Kelley v. Becerra

(original headline: "Just when you thought the big ACA lawsuits were over...")

UPDATE 7/26/22: Apparently this case is scheduled to be heard by TX District Judge Reed O'Connor today.

UPDATE 9/07/22: Annnnd there it is, via SCOTUS, legal & political journalist Chris Geidner:

BREAKING: US District Judge Reed O’Connor in Texas rules that requiring employers to provide coverage for PrEP drugs (preventing the transmission of HIV) violates the religious rights of employers under federal law (RFRA).

...O’Connor also rules that the U.S. Preventive Services Task Force (PSFT) violates the Appointments Clause because he finds the members are officers of the United States not appointed properly.

...O’Connor rejects several other claims, as to Appointments Clause claims and as to the nondelegation doctrine.

Michigan

via the Michigan Dept. of Insurance & Financial Services:

(LANSING, MICH) State of Michigan health leaders are advising Michiganders that a Texas federal judge’s decision in Braidwood Management Inc. v. Xavier Becerra does not currently change the preventive care to which they are entitled under the Affordable Care Act (ACA). Though the Braidwood ruling does not take immediate effect, and proceedings are ongoing, this case could ultimately have long-term impacts on the ACA and the health of Americans nationwide.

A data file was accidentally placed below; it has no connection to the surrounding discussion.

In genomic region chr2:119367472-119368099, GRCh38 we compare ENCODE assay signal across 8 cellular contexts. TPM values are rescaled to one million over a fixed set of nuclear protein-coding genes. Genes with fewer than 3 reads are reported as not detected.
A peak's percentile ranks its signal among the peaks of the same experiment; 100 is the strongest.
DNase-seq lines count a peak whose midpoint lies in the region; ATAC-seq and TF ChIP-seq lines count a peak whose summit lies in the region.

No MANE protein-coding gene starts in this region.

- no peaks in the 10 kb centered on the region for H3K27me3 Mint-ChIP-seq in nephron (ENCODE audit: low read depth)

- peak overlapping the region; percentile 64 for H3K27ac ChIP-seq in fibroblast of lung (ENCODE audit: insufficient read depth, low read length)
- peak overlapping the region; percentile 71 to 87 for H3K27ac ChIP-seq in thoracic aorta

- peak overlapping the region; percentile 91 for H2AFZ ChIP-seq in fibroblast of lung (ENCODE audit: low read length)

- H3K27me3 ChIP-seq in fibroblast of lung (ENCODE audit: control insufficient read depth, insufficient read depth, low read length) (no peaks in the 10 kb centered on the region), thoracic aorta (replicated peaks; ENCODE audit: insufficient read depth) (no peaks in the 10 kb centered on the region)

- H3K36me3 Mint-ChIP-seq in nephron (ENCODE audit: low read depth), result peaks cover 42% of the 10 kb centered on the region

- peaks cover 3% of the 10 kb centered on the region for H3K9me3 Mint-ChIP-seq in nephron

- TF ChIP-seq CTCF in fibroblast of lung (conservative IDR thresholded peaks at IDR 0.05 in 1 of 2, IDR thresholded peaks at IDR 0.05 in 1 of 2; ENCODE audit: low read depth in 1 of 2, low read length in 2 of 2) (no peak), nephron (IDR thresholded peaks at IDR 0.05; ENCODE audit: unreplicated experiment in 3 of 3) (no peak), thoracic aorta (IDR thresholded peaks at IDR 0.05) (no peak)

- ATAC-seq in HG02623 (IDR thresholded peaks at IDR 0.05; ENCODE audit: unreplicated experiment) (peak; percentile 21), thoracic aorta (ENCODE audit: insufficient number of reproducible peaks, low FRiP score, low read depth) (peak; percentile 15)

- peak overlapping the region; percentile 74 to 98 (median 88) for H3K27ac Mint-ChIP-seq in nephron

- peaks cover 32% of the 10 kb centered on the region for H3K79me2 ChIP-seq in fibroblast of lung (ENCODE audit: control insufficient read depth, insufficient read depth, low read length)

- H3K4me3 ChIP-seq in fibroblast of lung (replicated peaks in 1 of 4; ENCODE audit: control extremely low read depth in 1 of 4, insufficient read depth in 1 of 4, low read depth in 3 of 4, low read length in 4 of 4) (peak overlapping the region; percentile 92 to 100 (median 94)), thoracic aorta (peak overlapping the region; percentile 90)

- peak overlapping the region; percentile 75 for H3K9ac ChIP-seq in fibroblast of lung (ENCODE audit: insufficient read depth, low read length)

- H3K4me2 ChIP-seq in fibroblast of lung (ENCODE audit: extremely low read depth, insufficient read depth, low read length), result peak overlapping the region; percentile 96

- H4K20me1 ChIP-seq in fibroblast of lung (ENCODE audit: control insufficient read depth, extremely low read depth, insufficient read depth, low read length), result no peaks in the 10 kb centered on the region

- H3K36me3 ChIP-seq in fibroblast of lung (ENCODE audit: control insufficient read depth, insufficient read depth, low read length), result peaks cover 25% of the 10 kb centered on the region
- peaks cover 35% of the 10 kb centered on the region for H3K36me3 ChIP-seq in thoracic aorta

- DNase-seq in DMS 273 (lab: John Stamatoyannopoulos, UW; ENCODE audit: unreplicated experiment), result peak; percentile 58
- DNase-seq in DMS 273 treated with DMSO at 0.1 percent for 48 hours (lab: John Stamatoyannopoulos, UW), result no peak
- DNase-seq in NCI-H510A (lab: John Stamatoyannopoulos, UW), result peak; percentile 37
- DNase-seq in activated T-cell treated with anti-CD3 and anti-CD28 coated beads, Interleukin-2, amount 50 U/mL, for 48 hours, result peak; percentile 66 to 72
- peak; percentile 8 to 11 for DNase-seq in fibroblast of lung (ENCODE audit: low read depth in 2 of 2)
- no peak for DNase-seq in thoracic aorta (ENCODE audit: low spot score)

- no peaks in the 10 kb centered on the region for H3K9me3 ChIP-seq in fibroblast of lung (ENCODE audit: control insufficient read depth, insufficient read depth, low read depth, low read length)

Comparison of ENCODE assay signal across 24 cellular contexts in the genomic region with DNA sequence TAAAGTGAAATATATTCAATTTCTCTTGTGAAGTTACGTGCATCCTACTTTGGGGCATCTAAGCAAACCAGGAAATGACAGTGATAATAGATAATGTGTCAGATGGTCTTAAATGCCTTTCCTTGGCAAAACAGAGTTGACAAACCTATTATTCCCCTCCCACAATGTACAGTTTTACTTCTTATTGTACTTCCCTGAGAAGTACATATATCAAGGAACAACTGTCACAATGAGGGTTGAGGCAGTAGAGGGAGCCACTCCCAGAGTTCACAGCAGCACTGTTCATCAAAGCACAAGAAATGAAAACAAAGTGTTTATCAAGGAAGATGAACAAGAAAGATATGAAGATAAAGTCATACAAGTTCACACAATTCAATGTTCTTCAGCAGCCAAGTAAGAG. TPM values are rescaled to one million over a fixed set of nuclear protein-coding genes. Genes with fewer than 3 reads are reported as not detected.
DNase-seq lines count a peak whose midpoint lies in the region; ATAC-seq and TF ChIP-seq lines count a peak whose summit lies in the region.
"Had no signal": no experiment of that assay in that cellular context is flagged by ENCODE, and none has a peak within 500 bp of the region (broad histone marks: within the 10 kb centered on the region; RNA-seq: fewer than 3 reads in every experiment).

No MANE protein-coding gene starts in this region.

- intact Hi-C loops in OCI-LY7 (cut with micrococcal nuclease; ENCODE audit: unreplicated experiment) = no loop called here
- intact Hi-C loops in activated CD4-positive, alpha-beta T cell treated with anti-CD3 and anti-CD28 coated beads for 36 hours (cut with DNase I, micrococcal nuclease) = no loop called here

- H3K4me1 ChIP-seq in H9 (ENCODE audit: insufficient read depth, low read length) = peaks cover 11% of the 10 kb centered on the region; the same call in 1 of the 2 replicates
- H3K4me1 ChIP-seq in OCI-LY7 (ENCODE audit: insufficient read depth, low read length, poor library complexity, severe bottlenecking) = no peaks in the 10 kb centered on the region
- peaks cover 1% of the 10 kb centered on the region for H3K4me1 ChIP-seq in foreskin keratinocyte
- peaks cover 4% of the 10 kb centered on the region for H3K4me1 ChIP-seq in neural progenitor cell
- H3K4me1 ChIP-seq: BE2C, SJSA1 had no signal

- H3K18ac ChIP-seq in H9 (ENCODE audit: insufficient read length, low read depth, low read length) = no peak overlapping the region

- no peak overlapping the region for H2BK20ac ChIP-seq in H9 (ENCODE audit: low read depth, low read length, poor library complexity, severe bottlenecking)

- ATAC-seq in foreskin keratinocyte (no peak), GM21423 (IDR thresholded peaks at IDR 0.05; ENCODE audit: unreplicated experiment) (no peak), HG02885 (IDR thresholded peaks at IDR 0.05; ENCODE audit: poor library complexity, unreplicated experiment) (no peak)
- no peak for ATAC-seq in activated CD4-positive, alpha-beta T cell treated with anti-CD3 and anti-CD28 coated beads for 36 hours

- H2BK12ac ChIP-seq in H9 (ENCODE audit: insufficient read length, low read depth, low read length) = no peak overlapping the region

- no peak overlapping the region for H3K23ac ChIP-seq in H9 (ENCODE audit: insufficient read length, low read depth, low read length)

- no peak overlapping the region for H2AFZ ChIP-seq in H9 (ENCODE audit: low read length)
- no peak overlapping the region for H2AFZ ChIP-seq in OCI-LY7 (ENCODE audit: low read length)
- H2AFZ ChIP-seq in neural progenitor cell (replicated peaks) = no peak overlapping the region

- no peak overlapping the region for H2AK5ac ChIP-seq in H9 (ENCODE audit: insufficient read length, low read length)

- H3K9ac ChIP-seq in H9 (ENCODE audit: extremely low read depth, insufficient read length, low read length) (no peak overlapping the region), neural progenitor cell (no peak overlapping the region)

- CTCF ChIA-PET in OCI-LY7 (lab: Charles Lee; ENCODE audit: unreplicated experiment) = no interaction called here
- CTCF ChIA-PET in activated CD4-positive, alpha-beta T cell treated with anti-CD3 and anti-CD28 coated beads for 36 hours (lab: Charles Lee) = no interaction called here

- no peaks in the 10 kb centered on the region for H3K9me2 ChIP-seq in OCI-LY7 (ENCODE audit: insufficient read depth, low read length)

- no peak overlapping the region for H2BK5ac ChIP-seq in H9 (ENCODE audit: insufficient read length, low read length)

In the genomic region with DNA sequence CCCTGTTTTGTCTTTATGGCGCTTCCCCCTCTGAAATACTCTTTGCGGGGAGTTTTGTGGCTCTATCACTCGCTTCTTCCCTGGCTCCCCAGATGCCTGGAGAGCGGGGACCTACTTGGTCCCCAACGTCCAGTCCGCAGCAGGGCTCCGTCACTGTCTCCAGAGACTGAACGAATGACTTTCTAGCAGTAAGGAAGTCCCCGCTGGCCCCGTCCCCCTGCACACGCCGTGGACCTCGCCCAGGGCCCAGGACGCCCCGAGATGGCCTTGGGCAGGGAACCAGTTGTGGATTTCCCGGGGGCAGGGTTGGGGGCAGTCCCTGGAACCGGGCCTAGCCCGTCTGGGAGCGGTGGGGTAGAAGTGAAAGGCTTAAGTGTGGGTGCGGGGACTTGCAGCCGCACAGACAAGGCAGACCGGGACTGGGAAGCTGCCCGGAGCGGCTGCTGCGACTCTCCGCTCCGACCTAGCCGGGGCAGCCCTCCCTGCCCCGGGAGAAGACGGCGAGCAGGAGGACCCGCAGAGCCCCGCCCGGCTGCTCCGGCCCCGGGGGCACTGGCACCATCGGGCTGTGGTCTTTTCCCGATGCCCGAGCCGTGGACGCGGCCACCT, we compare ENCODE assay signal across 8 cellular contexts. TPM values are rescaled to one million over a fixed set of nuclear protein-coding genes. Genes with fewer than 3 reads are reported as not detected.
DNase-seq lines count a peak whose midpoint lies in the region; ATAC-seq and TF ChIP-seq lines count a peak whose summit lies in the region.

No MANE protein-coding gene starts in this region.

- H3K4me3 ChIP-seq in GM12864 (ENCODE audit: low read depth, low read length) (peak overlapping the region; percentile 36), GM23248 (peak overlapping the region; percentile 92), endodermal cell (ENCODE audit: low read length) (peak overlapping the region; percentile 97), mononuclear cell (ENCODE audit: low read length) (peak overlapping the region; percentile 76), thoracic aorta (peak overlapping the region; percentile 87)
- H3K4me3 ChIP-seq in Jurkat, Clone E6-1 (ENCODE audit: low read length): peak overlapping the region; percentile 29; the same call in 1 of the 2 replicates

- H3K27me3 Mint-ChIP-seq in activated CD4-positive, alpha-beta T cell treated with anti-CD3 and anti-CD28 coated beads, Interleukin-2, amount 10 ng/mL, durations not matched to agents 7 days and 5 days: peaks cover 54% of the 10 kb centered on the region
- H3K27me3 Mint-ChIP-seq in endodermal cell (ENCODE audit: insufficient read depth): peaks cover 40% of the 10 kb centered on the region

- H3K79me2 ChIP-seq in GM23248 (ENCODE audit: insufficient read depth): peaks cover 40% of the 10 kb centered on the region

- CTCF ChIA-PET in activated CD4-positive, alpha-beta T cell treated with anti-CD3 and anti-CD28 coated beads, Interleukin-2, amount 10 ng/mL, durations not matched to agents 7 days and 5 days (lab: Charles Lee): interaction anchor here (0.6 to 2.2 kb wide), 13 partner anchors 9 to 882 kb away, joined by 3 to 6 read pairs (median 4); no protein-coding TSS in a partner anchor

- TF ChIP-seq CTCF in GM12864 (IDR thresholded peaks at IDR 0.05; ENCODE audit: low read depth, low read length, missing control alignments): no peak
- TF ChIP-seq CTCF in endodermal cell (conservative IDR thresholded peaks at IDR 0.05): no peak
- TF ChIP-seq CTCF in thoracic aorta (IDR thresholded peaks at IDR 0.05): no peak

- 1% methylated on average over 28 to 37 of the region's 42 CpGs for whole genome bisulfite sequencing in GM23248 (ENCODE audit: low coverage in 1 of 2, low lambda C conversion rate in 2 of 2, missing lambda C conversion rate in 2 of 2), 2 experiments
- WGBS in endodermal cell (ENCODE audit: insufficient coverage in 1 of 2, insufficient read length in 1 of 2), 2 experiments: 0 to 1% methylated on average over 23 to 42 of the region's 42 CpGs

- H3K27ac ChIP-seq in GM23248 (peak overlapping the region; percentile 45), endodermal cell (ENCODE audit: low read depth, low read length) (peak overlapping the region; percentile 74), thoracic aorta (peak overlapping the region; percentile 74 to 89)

Kelley v Becerra

Updated to include extra details from Harris Meyer, who wrote about the case back in March.

Yesterday morning in my post celebrating the Supreme Court throwing out the insanely stupid CA v. TX lawsuit (previously TX v. Azar or, as I called it, Texas Fold'em), which threatened to strike down the entire Affordable Care Act, I noted that...

So, are there any MORE challenges to the ACA? Of course. As Katie Keith notes over at Health Affairs:

As the law hangs in the balance, other ACA litigation is proceeding. The Supreme Court has been asked to hear appeals by health insurers over whether they are entitled to fully recover unpaid cost-sharing reduction payments. It is not year clear whether the Court will agree to do so; if it does, the appeals would be heard next term. Other lawsuits remain pending before district and appellate courts over the scope of the ACA’s contraceptive mandate, the preventive services mandate, and Section 1557, among other issues.

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